Furthermore, The Daily’s May 22 editorial was painfully hypocritical. On the one hand, the editorial criticized and condemned the “McCarthy-esque” poster. On the other hand, The Daily reprinted the flyer in full, advertising the slander to the community.

We feel The Daily’s article on the flyer actually supported the flyer by misrepresenting the Asian-American studies campaign, saying that “several student organizations worked last year to gain a tenure-track professorship for Chang .. although the campaign never called for the hiring of a particular individual. And The Daily legitimized the flyer’s racist and McCarthyistic accusations with the sidebar, twice as long as the actual flyer article, about “a highly secretive nationwide organization ... that focuses on people of color groups for its mass support,” and other allegations which we feel were inflammatory and under-lyingly racist. These Daily articles were themselves McCarthyistic...

We, as a group, have discussed possible paths of action, including mass resignation as a form of protest. Many of us no longer want to be associated with a paper like The Daily. However, we realize that it is important that we stay at The Daily and fight to make The Daily reflective of all people, regardless of race, gender or sexual orientation. We hope that one day students of color will be more than tokens at The Daily.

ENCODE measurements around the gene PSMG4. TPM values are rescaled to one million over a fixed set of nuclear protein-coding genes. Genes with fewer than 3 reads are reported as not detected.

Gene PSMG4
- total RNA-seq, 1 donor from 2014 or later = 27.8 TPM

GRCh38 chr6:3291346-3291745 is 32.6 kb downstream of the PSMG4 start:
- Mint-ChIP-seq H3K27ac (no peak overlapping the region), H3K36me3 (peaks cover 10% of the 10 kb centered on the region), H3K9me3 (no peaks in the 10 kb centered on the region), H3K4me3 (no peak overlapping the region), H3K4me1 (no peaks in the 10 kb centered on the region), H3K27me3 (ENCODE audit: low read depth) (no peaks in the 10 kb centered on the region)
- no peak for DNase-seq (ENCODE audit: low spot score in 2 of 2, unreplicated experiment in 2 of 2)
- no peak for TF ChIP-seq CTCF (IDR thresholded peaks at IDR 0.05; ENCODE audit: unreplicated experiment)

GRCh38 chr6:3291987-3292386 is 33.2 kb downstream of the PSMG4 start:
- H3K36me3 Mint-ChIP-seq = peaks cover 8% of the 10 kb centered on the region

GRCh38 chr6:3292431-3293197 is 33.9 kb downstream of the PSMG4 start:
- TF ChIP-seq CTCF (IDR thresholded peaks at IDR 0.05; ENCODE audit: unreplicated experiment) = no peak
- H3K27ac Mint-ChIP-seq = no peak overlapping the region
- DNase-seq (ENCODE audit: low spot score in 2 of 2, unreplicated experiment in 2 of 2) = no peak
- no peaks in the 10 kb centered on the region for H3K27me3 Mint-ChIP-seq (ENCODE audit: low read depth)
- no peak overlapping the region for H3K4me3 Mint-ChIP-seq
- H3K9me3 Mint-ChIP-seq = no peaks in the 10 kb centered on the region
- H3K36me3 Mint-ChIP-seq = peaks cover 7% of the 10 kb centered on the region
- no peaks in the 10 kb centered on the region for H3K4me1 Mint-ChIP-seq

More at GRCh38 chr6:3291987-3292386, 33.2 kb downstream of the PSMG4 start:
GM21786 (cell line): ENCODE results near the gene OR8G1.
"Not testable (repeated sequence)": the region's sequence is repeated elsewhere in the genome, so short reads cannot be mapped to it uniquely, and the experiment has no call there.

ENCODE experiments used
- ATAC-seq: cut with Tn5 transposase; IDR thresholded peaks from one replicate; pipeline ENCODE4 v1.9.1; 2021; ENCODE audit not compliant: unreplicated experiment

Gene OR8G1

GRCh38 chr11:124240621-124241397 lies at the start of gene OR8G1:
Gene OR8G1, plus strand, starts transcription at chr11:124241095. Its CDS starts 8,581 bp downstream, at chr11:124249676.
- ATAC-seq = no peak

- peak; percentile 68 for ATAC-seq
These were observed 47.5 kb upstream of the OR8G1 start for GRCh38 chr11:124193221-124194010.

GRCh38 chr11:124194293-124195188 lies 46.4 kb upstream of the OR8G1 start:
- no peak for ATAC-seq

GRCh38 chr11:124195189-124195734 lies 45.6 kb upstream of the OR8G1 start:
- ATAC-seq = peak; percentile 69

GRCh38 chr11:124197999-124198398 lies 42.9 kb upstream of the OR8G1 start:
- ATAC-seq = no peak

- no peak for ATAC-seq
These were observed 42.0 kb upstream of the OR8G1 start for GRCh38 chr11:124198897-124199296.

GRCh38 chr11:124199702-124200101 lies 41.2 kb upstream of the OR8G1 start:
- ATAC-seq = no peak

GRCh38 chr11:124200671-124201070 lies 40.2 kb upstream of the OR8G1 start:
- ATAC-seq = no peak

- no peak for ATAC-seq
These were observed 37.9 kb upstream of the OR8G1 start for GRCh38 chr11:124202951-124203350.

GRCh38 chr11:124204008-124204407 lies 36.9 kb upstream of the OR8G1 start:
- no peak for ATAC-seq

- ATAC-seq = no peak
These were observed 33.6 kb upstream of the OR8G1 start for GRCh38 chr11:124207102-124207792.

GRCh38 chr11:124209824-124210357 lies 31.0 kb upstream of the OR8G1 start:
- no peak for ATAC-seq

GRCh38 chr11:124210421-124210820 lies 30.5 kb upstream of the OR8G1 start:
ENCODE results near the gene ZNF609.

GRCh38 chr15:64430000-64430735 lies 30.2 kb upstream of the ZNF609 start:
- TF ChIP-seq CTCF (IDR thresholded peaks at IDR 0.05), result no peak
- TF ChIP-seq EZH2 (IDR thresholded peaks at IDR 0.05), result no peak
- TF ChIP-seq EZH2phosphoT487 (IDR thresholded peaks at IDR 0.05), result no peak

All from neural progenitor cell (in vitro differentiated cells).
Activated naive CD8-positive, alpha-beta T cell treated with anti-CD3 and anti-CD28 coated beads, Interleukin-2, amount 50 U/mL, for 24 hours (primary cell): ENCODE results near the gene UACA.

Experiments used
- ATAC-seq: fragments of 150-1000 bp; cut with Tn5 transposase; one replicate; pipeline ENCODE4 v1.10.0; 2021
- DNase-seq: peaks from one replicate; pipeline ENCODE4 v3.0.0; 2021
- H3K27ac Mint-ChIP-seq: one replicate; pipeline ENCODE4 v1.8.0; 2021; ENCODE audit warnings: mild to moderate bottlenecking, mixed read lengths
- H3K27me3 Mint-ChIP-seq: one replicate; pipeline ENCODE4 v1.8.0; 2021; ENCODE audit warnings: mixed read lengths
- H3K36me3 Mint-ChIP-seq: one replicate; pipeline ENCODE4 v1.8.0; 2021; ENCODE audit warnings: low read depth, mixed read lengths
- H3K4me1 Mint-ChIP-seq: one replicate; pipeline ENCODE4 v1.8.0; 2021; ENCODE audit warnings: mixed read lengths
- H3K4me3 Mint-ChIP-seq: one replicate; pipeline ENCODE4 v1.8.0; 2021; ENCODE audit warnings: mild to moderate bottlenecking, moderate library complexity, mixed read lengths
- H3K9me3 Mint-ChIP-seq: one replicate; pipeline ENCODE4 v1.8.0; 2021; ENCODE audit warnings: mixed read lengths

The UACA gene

LRS controversy

Stanford Daily editors met 22 May 1990 with more than 70 members of campus groups to discuss Friday's coverage of two related articles about the League of Revolutionary Struggle. Members of the Asian American Student Association, ASSU Committee on Democracy in Education, Black Student Union, MEChA, Stanford Central American Action Network, Stanford American Indian Organization and others expressed discontent with The Daily's coverage at the tense 40-minute meeting. Editor in Chief John Wagner told the audience, "It is a learning process for us to listen to your ideas. . . . We are interested in what you have to say." Sunday, AASA members requested a meeting with Daily editors, and Wagner agreed. One article centered on an anonymous poster distributed around campus Thursday. The flier accused Gordon Chang, who is considering coining to Stanford as a tenured professor in Asian American studies, of being a leader of the League

Judy Wu, an AASA officer, drew loud applause when she said, "I for one have fought for Asian American studies because I believe in it. I was not duped and I don't think anyone else was." Senior Steven Levitsky of Stanford Central American Action Network said the juxtaposition of the two stories "legitimizes the message of the flier."